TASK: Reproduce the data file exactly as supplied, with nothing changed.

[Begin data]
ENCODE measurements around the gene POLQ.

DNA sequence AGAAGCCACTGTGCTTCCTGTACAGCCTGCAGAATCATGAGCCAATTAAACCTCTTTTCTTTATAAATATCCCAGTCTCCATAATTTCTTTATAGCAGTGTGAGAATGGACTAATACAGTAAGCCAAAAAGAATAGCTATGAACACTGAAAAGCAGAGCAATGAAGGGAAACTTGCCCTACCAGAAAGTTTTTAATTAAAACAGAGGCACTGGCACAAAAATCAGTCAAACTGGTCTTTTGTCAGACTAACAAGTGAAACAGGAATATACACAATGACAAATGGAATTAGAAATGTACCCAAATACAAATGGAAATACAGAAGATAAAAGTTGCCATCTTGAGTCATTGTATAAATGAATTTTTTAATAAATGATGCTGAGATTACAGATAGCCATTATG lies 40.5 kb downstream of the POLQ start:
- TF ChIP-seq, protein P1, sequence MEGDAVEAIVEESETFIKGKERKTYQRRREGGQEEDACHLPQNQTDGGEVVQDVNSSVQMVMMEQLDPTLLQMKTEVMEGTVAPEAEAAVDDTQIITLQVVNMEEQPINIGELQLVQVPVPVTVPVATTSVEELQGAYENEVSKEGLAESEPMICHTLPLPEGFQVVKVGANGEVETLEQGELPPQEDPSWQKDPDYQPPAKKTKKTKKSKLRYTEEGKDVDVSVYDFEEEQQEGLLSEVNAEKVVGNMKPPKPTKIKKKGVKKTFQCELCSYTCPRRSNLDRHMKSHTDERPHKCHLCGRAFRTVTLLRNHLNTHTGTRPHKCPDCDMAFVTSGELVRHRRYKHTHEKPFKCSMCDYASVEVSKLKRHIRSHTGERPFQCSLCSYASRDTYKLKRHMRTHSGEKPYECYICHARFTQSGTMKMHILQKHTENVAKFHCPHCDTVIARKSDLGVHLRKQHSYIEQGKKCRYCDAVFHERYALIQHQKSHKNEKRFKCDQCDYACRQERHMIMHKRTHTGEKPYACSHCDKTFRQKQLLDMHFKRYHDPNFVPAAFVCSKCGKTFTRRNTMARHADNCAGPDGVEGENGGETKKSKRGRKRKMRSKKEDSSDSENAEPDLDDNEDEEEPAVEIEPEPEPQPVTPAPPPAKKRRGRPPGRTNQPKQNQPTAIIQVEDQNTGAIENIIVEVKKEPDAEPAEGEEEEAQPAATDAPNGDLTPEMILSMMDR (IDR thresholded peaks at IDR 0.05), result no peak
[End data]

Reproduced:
ENCODE measurements around the gene POLQ.

DNA sequence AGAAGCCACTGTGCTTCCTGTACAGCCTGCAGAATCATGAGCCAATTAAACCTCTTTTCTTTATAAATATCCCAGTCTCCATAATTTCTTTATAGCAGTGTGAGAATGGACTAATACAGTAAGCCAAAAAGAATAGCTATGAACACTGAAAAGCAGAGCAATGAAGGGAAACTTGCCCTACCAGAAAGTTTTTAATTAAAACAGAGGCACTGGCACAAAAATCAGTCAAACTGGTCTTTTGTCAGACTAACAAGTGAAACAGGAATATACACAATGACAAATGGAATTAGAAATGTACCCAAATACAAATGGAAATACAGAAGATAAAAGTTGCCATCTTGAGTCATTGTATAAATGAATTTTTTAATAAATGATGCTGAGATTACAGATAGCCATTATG lies 40.5 kb downstream of the POLQ start:
- TF ChIP-seq, protein P1, sequence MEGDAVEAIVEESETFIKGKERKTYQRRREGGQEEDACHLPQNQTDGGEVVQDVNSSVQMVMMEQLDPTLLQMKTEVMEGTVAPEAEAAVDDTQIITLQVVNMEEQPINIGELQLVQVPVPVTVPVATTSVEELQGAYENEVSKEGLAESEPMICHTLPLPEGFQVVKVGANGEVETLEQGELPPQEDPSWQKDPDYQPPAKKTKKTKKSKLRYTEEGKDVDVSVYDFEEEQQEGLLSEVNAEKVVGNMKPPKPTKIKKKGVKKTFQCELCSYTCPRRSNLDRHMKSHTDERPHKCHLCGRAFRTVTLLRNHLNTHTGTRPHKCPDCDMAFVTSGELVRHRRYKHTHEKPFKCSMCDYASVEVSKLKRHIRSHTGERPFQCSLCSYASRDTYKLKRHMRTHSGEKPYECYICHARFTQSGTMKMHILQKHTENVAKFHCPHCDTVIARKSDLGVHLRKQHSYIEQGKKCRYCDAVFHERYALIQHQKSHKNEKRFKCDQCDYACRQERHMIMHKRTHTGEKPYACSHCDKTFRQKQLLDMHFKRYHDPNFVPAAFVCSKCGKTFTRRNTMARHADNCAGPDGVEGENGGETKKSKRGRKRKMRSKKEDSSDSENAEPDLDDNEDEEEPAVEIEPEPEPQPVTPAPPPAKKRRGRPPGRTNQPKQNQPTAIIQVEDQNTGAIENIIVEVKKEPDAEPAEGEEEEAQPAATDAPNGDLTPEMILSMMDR (IDR thresholded peaks at IDR 0.05), result no peak